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Brian Kemp, Stacey Abrams battle for positions on criminal justice reform, human trafficking
Candidates for governor Democrat Stacey Abrams, left, and Republican Brian Kemp.

Democratic gubernatorial candidate Stacey Abrams is facing criticism for her lack of a vote on a bill that addresses human trafficking.

State Rep. Bert Reeves, R-Marietta, introduced House Bill 341, which allows people soliciting victims of trafficking to be charged with human trafficking violations. The final version of the bill, which went into effect in July 2017, was passed unanimously.

But Abrams did not cast a vote. Reeves said she walked out.

That decision not to vote was a focus of a Monday press conference held by the campaign of Brian Kemp, Abrams’ Republican opponent for governor. The event also featured Hall County Solicitor General Stephanie Woodard as a speaker.

“The bottom line is, that (Abrams) lacked the guts to vote no, and the takeaway on this is that her judgment on this issue should give all of us a lot of concern,” Reeves said.

A spokeswoman for the Abrams campaign said Abrams opposed the bill because she believes judges should be the ones to decide sentences. The bill mandates that people charged with trafficking offenses should serve 10 to 20 years, but judges can opt to require probation instead of prison.

“Abrams opposed HB 341 because it would have tied the hands of judges; judges, not politicians, should be the ones making sentencing decisions. Abrams was proud to work with Governor Deal to reform our criminal justice system — important reforms that Brian Kemp would oppose,” Abrams spokeswoman Abigail Collazo said.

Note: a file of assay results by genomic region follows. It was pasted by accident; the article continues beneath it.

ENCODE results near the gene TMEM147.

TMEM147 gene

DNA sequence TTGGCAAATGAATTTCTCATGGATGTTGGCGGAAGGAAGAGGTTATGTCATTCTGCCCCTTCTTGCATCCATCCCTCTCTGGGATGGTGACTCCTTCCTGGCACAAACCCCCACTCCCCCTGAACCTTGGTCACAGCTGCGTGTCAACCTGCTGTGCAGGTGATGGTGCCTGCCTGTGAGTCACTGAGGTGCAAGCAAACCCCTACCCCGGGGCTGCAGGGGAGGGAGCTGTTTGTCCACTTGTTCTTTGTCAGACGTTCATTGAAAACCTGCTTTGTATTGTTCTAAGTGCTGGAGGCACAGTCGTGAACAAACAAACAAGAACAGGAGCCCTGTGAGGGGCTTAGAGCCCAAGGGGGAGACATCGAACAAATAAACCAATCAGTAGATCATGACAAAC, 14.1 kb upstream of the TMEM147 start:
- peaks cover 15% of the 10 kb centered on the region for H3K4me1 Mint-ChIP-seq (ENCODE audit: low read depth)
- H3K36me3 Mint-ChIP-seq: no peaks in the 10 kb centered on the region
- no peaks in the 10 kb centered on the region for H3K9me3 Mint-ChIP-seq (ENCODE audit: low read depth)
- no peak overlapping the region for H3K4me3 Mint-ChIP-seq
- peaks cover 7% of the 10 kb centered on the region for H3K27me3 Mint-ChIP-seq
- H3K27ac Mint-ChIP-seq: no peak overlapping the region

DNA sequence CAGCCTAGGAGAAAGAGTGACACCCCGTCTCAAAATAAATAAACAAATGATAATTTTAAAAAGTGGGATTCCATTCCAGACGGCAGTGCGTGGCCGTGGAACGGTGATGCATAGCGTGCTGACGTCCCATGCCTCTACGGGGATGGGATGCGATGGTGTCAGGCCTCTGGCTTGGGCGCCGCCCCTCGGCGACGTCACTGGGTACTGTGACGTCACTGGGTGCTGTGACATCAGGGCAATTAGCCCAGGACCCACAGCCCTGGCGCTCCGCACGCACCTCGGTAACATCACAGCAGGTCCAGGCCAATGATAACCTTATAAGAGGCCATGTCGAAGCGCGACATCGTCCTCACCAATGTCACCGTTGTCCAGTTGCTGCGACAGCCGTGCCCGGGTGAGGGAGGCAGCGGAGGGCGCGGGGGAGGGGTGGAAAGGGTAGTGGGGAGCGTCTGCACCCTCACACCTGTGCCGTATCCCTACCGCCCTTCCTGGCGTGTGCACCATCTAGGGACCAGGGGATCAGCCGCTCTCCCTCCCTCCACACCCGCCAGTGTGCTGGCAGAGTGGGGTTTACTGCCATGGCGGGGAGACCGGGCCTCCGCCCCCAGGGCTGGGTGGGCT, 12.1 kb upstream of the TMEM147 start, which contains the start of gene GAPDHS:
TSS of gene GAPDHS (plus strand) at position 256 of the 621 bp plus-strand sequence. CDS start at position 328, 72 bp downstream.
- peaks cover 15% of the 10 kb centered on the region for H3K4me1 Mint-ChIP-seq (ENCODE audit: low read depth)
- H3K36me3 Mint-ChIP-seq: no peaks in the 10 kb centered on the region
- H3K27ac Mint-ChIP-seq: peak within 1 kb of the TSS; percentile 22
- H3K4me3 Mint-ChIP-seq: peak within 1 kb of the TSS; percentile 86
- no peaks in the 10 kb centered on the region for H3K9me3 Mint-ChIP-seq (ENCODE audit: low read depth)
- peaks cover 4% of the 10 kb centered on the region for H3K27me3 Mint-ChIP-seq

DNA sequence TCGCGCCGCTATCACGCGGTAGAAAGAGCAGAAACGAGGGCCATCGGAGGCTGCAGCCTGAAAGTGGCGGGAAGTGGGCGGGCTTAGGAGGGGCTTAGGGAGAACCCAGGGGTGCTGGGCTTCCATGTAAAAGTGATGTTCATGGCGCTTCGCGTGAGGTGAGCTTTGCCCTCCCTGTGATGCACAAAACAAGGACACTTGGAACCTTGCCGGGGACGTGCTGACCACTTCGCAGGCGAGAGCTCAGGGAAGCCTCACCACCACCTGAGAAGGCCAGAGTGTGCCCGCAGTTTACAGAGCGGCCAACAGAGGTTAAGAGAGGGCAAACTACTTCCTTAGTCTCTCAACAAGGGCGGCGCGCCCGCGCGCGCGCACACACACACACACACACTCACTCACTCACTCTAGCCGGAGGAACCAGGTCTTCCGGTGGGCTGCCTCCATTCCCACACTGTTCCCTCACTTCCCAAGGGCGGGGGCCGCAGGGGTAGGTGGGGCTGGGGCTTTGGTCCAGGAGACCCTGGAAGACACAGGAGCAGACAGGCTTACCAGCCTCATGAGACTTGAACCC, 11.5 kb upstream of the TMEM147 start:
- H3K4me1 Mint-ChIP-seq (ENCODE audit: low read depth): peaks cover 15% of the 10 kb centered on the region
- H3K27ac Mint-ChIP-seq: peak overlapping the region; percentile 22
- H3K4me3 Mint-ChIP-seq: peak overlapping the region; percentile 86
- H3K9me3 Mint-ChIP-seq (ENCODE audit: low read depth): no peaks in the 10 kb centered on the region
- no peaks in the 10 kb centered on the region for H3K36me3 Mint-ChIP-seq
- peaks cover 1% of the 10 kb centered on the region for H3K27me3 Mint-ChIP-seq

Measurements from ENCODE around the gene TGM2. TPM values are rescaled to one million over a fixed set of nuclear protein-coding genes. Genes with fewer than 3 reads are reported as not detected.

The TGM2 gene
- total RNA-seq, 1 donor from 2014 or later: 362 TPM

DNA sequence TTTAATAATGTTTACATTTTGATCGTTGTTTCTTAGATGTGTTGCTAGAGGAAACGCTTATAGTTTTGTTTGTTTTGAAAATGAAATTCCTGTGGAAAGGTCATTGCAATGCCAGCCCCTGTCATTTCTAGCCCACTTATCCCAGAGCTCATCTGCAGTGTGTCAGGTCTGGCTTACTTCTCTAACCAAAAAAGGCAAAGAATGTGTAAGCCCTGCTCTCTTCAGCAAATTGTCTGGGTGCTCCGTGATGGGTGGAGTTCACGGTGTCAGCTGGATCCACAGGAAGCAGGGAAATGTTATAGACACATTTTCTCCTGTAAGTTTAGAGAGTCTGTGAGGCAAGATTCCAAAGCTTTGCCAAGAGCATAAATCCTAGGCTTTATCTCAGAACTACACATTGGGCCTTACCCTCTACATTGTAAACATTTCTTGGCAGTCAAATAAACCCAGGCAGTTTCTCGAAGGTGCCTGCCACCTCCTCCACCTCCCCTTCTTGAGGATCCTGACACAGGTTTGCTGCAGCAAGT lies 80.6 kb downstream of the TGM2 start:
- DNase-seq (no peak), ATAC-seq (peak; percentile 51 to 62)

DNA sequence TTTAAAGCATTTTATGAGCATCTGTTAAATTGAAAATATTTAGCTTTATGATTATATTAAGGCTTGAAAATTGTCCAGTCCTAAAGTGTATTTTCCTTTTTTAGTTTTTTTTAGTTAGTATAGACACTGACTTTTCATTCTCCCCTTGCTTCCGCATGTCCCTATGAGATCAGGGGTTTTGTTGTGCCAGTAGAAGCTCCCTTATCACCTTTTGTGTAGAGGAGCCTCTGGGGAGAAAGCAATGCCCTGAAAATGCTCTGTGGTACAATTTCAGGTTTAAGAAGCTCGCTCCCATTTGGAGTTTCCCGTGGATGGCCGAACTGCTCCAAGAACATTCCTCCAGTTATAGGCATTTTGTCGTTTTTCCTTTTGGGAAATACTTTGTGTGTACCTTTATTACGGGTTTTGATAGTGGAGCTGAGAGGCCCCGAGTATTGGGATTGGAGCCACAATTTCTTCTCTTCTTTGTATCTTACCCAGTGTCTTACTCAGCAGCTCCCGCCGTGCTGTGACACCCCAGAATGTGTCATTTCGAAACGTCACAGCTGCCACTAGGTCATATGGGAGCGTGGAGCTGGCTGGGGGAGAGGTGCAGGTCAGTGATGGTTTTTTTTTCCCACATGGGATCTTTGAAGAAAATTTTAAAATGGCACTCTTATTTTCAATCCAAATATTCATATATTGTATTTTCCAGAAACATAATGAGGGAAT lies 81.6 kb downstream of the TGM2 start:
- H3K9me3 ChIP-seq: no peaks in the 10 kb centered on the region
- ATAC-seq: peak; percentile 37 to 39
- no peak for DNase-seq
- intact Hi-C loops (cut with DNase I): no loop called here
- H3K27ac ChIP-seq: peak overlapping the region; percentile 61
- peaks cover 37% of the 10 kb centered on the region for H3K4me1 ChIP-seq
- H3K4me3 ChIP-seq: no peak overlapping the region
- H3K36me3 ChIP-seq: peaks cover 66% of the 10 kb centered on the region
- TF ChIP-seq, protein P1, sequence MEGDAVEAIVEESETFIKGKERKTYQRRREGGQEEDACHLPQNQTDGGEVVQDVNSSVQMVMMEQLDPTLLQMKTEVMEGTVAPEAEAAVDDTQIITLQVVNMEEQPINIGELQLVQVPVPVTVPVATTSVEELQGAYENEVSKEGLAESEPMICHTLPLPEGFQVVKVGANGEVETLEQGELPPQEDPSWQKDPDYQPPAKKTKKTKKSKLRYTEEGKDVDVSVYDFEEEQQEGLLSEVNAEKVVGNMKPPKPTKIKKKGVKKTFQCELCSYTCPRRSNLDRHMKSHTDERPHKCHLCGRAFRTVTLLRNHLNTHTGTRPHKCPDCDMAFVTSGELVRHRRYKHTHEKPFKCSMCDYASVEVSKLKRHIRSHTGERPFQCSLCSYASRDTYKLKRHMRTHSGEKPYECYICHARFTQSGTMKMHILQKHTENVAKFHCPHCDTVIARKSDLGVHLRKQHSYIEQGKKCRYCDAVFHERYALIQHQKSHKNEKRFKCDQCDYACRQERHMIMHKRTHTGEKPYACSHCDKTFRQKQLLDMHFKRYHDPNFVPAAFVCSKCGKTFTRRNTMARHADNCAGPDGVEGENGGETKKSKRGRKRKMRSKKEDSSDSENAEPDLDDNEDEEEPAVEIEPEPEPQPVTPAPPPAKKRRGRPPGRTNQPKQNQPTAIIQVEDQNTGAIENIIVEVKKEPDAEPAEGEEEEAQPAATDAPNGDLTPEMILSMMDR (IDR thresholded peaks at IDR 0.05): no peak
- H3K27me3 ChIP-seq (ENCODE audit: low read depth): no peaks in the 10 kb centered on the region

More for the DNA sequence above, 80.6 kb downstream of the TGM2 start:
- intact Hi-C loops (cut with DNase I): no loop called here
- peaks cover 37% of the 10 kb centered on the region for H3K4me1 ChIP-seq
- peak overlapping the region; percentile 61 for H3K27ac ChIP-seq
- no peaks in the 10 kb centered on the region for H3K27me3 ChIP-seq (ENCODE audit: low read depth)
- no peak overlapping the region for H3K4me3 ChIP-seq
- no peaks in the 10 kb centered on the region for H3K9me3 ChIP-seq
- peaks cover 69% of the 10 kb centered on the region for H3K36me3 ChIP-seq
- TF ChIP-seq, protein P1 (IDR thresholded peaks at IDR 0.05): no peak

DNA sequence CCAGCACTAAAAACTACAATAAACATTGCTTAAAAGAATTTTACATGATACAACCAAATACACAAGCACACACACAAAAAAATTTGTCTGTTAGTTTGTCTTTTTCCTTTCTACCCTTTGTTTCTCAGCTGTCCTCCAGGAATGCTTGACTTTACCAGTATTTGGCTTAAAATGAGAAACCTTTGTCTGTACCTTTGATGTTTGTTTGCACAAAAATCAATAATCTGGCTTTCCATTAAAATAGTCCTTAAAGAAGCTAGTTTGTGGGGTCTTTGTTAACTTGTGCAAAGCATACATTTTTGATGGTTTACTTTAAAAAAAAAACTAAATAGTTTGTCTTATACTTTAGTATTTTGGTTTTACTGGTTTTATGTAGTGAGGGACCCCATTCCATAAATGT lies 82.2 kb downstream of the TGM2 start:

Woodard expressed support for Kemp on Monday, speaking at the Atlanta press conference.

“I believe Brian Kemp will build on Gov. Deal’s foundation on criminal justice reform achievements,” Woodard said. “I believe that he will work with public safety systems to put Georgians and their families first.”

Woodard said the majority of her work involves first offenders, and her interactions with both perpetrators and victims has made her passionate about criminal justice reform.

“My passion, my goal, my life work, is to seek solutions that move everyone closer to whole, healthy, productive (lives) and still connected to their communities — victims, those charged with crimes, those affected by crimes and their families. … (Kemp) knows that the real work happens at the local level and that every community is different,” Woodard said.

If elected, Kemp has vowed to implement several reforms, including giving the Attorney General’s office the ability to prosecute gang cases across multiple jurisdictions and creating a gang strike team to train local law enforcement and provide resources.

On the topic of human trafficking, Collazo noted that Secretary of State Kemp allowed “massage therapists accused of sexual assault to keep their license and further endanger women in this state” and “accepted campaign donations from a former owner of one of the spas where the assaults took place.”

The Georgia Board of Massage Therapy, which licenses and regulates massage therapists in the state, is housed in the Secretary of State’s office. The board’s inaction to reports of harassment by Massage Envy staff in Atlanta was reported by the Atlanta Journal-Constitution in May. Patrick Greco, who owns the clinics at the center of the complaint, is a Kemp donor.

Stephanie Davis, former executive director of Georgia Women for a Change and anti-trafficking advocate, defended Abrams in a statement.

“I worked closely with Stacey Abrams for over a decade to combat sex trafficking. She consistently worked to hold perpetrators accountable and make sure survivors received the services they deserved — all while her opponent, Brian Kemp, gave cover to massage therapists for sexual assaults to occur,” Davis said. “Mr. Kemp is lying to Georgians about Stacey Abrams and he is lying to Georgians about himself.”

Kemp said Tuesday that Abrams’ position on the bill “is wrong, and it’s disturbing.”

The election between Kemp and Abrams is Nov. 6.